Editor’s note: This article is part of a series, Finding the Leader in You, which addresses key concepts in public safety leadership.
Public safety personnel are keenly aware of organizational policy. We live and breathe policies and procedures daily. At Lexipol, we spend a significant amount of time drafting national and state policies, developing commensurate training programs, and working with thousands of public safety agencies to help them maintain contemporary policy manuals. Effective policies can make or break an agency. Policy is one of those things we will pay for, one way or the other. We can pay for it now by dedicating the necessary in-house resources to research and development or by procuring policy development and management services from a vendor such as Lexipol. Or we can pay for it later when something goes wrong, resulting in costly litigation and a potentially hefty settlement.
As a leader, it’s essential that you know your organization’s policy front and back. Your personnel depend on you to provide guidance on daily tasks and feedback on individual performance. The line of expectation leaders enforce is grounded in policy. The late British theater director William “Bill” Gaskill noted how “policy is the people you work with.” There are also theoretical considerations related to policy and leadership. Dr. Kevan Lamm and his colleagues noted how “… leaders help explain, frame, and make meaning of [important] issues.” Interestingly, they go on to assert how “[t]he ability to provide a unifying vision and act of collaborative manner has been associated with effective leadership under relational conditions” when it comes to a leader’s role during policy formulation.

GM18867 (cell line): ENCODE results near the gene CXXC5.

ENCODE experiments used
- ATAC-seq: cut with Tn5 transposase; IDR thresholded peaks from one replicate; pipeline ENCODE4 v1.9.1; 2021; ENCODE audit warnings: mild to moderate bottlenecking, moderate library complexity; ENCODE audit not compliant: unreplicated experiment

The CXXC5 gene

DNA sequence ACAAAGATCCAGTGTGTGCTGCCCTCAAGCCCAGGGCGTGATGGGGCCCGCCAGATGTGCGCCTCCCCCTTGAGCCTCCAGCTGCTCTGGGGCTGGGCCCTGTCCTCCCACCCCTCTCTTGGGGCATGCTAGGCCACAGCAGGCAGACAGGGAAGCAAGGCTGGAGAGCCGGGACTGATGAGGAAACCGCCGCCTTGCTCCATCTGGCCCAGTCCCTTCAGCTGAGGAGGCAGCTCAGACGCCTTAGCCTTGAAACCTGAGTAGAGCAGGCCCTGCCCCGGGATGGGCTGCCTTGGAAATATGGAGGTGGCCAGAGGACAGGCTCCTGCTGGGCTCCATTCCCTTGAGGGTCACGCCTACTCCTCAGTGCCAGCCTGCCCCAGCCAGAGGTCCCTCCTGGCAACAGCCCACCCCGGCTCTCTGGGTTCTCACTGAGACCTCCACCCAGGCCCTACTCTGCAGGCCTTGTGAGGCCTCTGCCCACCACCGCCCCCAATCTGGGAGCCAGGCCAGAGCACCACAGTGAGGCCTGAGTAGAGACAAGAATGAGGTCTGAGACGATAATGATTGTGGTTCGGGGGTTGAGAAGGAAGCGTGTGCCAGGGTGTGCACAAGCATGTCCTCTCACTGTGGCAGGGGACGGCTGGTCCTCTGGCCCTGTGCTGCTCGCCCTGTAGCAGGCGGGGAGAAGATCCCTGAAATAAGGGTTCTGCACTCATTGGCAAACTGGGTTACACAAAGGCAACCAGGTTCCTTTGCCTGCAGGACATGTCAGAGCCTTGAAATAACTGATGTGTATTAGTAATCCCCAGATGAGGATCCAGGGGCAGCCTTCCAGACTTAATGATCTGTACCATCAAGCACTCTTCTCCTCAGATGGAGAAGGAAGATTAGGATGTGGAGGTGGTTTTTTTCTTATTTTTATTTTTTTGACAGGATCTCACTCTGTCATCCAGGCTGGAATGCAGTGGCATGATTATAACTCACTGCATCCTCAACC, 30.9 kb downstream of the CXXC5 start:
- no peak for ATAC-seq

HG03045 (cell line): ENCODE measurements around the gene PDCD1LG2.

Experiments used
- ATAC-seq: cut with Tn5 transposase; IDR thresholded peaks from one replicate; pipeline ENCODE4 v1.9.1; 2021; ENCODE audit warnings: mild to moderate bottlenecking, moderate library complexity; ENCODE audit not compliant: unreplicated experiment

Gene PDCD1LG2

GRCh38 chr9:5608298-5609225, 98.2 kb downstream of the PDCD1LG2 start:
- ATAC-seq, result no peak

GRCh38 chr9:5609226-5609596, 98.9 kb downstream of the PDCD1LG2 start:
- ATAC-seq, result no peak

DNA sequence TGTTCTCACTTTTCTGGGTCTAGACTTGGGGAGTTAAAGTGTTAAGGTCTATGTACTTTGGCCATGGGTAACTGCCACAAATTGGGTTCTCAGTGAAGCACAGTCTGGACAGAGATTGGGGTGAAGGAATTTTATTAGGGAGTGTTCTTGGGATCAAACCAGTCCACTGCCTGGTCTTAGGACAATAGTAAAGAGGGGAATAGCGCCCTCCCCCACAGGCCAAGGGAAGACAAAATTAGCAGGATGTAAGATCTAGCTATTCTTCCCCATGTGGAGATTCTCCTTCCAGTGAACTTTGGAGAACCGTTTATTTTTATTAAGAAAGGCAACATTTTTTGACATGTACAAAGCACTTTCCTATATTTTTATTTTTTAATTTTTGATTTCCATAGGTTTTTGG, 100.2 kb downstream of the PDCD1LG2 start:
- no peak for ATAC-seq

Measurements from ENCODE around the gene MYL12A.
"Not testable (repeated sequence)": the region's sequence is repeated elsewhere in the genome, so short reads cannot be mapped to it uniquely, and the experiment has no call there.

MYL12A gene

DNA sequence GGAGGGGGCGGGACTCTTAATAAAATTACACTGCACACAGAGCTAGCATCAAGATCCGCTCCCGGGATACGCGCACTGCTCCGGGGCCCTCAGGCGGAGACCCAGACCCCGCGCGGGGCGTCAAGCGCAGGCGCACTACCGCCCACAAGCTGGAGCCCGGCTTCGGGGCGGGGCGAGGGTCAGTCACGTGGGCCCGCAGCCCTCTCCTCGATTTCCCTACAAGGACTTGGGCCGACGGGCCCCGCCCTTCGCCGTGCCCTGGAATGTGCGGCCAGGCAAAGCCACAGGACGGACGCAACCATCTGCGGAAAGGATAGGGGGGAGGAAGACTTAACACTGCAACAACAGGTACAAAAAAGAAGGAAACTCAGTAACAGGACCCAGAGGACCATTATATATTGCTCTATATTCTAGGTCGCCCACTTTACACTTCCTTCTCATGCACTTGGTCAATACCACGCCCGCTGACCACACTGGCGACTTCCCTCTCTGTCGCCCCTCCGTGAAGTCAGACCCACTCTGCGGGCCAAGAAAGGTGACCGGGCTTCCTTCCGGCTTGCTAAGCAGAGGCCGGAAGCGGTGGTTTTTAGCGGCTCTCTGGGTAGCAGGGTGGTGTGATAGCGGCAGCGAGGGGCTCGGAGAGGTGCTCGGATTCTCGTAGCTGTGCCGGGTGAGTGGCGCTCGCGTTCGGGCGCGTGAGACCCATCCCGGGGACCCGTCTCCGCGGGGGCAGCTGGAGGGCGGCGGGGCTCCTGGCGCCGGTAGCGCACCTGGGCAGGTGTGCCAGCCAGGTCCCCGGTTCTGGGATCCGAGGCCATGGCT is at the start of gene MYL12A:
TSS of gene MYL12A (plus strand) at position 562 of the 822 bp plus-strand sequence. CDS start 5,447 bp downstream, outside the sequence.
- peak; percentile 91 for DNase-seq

If your agency doesn’t have a well thought-out and thorough policy manual, you’re at risk. Your personnel and the public depend on systematic accountability that only occurs through effective policy management. Probably the most challenging job I held in law enforcement was my last assignment as the agency’s policy director. Our division was responsible for not only management of departmental policies and procedures, but statewide accreditation efforts. Although it was an exhausting, labor intensive, and never-ending process, it was essential to keep our agency of over 2,000 personnel on track. Maintaining policy requires constant research, in addition to appropriate legal review. It’s also important to note that size doesn’t matter. Whether you’re the member of a 10-person agency or an agency of 10,000, good policy is a must.
There are myriad approaches to developing policy. Some agencies combine high-level guidance with step-by-step procedures in the same documents, while others simplify the process and create policies focused on essential job requirements. In its rawest form, policy refers to the plans, positions and guidelines of an organization, which influence the decisions and actions of organizational members. Organizational policy is typically reflected in standard operating procedures, specific organizational practices or general orders. Dr. S.B. Marume’s research takes the concept a step further as he identifies four additional definitions. Consider policy as a:
- Guide of action or statement of goals that should be followed in an institution to deal with a particular problem or phenomenon or a set of problems of phenomena.